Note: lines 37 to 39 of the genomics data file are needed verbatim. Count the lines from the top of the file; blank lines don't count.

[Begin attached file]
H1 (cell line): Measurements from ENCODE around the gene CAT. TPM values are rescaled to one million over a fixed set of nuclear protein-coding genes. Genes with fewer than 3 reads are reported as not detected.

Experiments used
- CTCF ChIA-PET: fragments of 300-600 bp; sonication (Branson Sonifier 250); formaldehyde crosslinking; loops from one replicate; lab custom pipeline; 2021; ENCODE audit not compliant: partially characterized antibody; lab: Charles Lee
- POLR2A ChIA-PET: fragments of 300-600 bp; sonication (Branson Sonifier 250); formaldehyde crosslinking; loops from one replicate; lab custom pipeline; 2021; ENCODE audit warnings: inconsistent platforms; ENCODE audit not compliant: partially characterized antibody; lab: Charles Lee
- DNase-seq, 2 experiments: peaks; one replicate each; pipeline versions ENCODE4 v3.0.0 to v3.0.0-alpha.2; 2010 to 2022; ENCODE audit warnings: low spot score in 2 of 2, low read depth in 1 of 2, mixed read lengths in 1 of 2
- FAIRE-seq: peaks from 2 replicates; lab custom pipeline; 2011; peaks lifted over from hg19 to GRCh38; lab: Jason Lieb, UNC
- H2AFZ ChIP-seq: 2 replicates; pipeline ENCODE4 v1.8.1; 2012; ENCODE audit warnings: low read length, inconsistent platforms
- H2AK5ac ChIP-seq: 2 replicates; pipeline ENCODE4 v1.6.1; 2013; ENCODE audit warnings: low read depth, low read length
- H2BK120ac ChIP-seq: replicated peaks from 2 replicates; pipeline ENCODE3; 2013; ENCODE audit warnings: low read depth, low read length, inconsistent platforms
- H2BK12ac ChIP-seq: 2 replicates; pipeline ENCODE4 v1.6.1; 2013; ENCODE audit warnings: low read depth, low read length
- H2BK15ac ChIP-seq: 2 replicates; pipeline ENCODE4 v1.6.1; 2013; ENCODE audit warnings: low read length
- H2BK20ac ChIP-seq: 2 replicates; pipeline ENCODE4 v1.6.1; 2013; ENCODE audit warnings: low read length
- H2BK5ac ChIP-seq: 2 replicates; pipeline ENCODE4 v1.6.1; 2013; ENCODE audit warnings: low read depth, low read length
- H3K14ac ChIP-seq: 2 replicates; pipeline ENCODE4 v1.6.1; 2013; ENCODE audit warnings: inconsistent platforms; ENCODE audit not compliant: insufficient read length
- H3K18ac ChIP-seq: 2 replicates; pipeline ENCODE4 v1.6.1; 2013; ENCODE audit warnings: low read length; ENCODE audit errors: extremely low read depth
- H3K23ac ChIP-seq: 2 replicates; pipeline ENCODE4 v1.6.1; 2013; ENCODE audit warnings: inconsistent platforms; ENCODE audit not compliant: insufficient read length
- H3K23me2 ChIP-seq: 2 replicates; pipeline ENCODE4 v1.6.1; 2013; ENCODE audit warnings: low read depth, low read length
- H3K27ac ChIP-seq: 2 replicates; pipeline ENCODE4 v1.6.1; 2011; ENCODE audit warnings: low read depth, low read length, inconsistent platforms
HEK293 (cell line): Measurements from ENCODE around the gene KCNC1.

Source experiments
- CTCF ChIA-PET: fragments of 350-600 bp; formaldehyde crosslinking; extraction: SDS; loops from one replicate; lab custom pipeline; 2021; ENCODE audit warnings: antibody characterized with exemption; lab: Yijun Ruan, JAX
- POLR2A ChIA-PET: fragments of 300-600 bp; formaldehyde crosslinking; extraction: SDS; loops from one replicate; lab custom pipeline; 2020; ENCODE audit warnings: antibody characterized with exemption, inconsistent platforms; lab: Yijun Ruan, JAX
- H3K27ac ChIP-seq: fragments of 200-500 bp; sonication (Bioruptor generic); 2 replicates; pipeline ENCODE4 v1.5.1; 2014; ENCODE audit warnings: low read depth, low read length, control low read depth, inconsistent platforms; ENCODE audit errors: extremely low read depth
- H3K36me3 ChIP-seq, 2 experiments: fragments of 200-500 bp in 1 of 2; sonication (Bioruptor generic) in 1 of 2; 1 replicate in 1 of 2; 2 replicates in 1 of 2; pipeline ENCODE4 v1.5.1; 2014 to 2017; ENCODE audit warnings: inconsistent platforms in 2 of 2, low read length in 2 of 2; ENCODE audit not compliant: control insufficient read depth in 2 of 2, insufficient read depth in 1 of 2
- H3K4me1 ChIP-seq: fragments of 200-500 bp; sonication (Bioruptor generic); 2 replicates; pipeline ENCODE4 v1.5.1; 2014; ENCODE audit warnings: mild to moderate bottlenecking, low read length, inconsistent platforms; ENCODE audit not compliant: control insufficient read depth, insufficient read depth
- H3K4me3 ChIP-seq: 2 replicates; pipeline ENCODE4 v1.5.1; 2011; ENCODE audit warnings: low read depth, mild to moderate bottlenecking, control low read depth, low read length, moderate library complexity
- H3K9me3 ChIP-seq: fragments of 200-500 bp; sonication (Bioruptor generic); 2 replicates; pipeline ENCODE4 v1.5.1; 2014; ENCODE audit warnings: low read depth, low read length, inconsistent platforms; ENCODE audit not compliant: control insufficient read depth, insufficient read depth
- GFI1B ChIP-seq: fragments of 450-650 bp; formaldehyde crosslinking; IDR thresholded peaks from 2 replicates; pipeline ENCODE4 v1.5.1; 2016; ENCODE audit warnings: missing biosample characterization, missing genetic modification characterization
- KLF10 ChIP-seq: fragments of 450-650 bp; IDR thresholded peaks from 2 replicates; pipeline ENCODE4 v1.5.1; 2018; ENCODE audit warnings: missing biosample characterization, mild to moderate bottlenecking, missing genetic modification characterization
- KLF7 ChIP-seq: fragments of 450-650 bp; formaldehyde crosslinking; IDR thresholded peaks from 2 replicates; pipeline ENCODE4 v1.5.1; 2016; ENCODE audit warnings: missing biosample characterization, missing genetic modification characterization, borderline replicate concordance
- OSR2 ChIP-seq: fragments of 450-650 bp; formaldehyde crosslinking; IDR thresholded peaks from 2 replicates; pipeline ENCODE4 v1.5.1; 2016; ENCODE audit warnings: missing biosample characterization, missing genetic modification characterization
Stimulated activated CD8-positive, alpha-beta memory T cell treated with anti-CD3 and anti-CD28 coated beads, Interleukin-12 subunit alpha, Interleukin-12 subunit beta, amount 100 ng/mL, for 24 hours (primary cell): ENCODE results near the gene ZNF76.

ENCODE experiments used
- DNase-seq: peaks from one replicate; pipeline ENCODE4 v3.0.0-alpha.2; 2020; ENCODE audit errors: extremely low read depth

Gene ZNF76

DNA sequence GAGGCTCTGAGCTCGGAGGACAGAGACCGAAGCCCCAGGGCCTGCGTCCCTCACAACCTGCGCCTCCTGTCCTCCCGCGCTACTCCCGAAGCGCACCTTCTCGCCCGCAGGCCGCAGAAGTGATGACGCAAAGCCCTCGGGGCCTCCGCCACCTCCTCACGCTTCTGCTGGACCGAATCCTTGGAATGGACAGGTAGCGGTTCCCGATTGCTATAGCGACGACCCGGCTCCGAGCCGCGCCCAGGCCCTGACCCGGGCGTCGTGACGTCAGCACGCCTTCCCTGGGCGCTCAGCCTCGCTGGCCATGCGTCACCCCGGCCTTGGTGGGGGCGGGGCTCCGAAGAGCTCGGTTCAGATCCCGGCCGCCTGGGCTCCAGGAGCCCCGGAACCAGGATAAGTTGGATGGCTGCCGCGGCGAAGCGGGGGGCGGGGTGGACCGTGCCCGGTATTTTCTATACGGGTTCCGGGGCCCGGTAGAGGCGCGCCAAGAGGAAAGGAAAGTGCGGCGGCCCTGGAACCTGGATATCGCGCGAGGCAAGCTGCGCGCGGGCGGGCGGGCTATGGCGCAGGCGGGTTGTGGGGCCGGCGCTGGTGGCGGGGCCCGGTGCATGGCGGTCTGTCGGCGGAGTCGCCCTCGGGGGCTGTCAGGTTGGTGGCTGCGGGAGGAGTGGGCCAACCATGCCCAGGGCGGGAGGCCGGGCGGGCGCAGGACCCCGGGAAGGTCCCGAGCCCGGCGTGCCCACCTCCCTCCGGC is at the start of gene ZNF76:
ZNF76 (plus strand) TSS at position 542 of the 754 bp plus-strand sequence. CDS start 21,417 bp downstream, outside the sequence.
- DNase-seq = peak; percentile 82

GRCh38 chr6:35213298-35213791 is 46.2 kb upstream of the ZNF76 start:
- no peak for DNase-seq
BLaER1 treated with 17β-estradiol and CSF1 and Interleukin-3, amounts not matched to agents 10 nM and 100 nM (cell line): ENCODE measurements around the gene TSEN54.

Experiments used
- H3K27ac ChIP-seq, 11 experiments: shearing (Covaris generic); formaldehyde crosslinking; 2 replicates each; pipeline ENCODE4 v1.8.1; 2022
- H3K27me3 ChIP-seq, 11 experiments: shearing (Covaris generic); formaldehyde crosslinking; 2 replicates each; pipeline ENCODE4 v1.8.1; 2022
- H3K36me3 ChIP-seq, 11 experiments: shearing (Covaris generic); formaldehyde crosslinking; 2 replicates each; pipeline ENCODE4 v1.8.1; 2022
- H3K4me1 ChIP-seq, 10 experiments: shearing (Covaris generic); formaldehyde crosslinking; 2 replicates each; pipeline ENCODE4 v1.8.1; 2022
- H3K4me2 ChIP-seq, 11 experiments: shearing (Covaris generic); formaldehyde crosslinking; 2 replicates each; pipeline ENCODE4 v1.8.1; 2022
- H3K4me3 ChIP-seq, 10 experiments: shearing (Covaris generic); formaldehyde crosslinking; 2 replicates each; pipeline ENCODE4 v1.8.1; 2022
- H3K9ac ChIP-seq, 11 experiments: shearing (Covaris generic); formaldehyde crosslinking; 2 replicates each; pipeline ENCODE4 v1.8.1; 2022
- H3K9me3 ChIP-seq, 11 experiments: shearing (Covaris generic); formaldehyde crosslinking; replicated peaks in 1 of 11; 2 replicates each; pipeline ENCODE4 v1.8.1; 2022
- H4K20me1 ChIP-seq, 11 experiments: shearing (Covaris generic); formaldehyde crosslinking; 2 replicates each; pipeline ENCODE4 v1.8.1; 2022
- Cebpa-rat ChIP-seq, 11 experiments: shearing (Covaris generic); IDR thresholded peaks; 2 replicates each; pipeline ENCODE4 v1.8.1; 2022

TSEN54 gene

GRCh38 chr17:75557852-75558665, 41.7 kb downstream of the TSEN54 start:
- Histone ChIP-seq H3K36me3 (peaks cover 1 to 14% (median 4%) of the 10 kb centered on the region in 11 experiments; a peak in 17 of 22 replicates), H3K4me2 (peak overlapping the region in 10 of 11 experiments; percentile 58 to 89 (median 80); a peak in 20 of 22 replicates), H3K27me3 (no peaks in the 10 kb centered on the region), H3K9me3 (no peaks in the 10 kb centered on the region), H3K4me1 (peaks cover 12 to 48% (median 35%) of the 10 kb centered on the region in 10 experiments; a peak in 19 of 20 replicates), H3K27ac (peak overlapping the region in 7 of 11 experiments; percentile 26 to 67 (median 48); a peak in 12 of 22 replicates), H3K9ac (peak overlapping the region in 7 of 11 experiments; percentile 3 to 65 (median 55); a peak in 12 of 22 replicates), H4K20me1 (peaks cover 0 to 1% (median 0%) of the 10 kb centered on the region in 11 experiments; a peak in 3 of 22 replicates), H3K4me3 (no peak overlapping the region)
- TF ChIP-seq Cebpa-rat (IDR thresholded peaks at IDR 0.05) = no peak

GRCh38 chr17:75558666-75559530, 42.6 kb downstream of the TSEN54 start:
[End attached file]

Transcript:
ZNF76 (plus strand) TSS at position 542 of the 754 bp plus-strand sequence. CDS start 21,417 bp downstream, outside the sequence.
- DNase-seq = peak; percentile 82

GRCh38 chr6:35213298-35213791 is 46.2 kb upstream of the ZNF76 start: